PMCID: PMC3282621  PMID: 22349225
purine nucleoside phosphorylases; substrate specificity; reversal of substrate preference; transition-state stabilization
3.  A novel mechanism of sulfur transfer catalyzed by O-acetylhomoserine sulfhydrylase in the methionine-biosynthetic pathway of Wolinella succinogenes  
MetY is the first reported structure of an O-acetylhomoserine sulfhydrylase that utilizes a protein thiocarboxylate intermediate as the sulfur source in a novel methionine-biosynthetic pathway instead of catalyzing a direct sulfhydrylation reaction.
O-Acetylhomoserine sulfhydrylase (OAHS) is a pyridoxal 5′-­phosphate (PLP) dependent sulfide-utilizing enzyme in the l-cysteine and l-methionine biosynthetic pathways of various enteric bacteria and fungi. OAHS catalyzes the conversion of O-acetylhomoserine to homocysteine using sulfide in a process known as direct sulfhydrylation. However, the source of the sulfur has not been identified and no structures of OAHS have been reported in the literature. Here, the crystal structure of Wolinella succinogenes OAHS (MetY) determined at 2.2 Å resolution is reported. MetY crystallized in space group C2 with two monomers in the asymmetric unit. Size-exclusion chromatography, dynamic light scattering and crystal packing indicate that the biological unit is a tetramer in solution. This is further supported by the crystal structure, in which a tetramer is formed using a combination of non­­crystallographic and crystallographic twofold axes. A search for structurally homologous proteins revealed that MetY has the same fold as cystathionine γ-lyase and methionine γ-lyase. The active sites of these enzymes, which are also PLP-dependent, share a high degree of structural similarity, suggesting that MetY belongs to the γ-elimination subclass of the Cys/Met metabolism PLP-dependent family of enzymes. The structure of MetY, together with biochemical data, provides insight into the mechanism of sulfur transfer to a small molecule via a protein thiocarboxylate intermediate.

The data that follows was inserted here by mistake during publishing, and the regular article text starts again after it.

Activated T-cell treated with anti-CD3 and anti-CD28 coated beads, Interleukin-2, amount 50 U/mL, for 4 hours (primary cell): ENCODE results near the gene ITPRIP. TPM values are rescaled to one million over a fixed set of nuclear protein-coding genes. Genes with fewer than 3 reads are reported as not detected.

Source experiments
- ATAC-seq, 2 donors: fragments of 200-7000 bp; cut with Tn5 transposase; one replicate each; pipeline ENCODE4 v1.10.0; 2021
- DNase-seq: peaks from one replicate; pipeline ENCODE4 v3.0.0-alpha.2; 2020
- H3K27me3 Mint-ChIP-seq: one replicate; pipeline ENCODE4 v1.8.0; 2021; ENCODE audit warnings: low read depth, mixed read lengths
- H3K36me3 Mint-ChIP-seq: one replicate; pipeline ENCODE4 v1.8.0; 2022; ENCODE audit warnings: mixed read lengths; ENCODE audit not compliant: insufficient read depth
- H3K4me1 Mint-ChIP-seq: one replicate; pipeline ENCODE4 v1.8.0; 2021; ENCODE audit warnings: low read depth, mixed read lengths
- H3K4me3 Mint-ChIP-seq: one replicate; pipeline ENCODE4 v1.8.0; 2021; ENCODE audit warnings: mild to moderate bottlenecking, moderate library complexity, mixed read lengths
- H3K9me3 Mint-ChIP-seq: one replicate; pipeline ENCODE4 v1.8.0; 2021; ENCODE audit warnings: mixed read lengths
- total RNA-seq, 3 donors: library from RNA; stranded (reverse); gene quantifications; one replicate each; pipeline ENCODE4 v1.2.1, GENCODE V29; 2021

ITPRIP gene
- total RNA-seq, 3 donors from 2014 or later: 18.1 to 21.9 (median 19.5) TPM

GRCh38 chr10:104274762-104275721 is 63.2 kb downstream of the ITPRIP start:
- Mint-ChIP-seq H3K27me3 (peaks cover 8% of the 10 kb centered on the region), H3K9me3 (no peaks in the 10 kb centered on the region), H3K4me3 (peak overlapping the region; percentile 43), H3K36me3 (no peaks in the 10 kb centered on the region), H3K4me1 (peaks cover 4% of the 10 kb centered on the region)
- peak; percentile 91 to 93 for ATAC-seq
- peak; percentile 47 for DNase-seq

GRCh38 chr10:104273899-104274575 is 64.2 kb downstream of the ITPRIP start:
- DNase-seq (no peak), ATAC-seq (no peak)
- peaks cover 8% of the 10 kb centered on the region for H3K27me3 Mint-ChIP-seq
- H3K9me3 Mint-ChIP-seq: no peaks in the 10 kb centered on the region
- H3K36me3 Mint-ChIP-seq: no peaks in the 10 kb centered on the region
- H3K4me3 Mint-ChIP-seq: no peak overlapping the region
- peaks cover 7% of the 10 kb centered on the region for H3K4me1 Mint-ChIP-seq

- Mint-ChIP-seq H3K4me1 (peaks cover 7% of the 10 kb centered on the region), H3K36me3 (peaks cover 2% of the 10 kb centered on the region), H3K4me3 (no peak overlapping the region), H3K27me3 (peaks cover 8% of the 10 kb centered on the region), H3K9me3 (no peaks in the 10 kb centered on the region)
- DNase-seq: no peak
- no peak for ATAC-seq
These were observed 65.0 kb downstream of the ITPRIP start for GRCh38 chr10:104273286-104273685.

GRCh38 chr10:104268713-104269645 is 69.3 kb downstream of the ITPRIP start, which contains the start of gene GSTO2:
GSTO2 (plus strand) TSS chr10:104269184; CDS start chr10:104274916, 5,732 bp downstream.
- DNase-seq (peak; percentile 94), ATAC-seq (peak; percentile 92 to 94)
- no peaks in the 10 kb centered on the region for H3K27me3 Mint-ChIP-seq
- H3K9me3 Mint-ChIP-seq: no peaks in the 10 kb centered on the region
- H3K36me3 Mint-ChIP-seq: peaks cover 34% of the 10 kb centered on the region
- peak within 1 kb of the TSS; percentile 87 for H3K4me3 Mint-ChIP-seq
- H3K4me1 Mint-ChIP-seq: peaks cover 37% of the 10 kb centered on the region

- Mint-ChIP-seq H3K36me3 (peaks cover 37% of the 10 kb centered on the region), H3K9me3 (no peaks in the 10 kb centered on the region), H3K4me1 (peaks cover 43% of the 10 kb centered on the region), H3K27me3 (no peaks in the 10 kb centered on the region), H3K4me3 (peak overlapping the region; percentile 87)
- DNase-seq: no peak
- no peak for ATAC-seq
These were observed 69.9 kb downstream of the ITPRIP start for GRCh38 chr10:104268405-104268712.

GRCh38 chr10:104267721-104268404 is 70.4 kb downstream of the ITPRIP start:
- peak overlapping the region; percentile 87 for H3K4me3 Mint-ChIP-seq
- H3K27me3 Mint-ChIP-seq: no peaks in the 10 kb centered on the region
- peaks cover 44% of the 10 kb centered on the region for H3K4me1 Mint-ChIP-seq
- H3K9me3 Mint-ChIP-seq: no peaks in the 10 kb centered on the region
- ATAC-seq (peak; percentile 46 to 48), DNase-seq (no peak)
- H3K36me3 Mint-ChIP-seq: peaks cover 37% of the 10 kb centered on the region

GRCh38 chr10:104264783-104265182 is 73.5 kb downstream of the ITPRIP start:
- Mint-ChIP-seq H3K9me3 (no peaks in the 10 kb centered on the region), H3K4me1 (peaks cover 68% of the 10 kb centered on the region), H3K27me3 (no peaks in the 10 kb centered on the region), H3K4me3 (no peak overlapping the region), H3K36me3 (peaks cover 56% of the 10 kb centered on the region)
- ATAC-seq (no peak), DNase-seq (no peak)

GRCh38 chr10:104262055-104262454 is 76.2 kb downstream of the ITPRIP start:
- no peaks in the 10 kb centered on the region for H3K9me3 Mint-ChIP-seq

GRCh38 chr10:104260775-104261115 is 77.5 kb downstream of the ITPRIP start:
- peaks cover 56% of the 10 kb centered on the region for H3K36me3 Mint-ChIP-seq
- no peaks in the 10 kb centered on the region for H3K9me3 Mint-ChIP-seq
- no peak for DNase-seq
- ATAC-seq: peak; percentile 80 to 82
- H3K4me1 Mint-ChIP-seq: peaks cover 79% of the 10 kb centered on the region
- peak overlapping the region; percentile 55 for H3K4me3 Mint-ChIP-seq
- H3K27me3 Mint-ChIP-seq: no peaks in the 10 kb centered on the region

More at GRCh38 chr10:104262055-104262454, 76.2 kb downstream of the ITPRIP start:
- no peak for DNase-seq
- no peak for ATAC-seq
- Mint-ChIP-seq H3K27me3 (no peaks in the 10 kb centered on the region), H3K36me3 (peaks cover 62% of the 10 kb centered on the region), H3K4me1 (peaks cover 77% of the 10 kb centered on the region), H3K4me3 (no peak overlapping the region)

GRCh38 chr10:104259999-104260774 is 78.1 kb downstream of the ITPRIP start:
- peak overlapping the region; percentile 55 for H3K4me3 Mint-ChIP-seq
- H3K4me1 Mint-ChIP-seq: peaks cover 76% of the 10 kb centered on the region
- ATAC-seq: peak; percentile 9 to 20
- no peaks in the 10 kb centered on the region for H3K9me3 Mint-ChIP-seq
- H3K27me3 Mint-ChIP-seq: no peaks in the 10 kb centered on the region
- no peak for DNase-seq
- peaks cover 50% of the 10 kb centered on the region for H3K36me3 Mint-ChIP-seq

PMCID: PMC3176619  PMID: 21931214
Wolinella succinogenes; O-acetylhomoserine sulfhydrylases; pyridoxal 5′-phosphate; γ-elimination; direct sulfhydrylation; Cys/Met metabolism; O-acetylhomoserine; protein thiocarboxylate
4.  Structure of trifunctional THI20 from yeast 
This study presents the crystal structure of the trifunctional THI20 from S. cerevisiae, an enzyme with an N-terminal HMP kinase (ThiD-like) domain and a C-terminal thiaminase II (TenA-like) domain. In addition, two distinct structural classes of TenA have been identified by comparison to other known structures.
In a recently characterized thiamin-salvage pathway, thiamin-degradation products are hydrolyzed by thiaminase II, yielding 4-amino-5-hydroxymethyl-2-methylpyrimidine (HMP). This compound is an intermediate in thiamin biosynthesis that, once phosphorylated by an HMP kinase, can be used to synthesize thiamin monophosphate. Here, the crystal structure of Saccharomyces cerevisiae THI20, a trifunctional enzyme containing an N-terminal HMP kinase/HMP-P kinase (ThiD-like) domain and a C-terminal thia­min­ase II (TenA-like) domain, is presented. Comparison to structures of the monofunctional enzymes reveals that while the ThiD-like dimer observed in THI20 resembles other ThiD structures, the TenA-like domain, which is tetrameric in all previously reported structures, forms a dimer. Similarly, the active site of the ThiD-like domain of THI20 is highly similar to other known ThiD enzymes, while the TenA-like active site shows unique features compared with previously structurally characterized TenAs. In addition, a survey of known TenA structures revealed two structural classes, both of which have distinct conserved features. The TenA domain of THI20 possesses some features of both classes, consistent with its ability to hydrolyze both thiamin and the thiamin-degradation product 2-methyl-4-amino-5-aminomethylpyrimidine.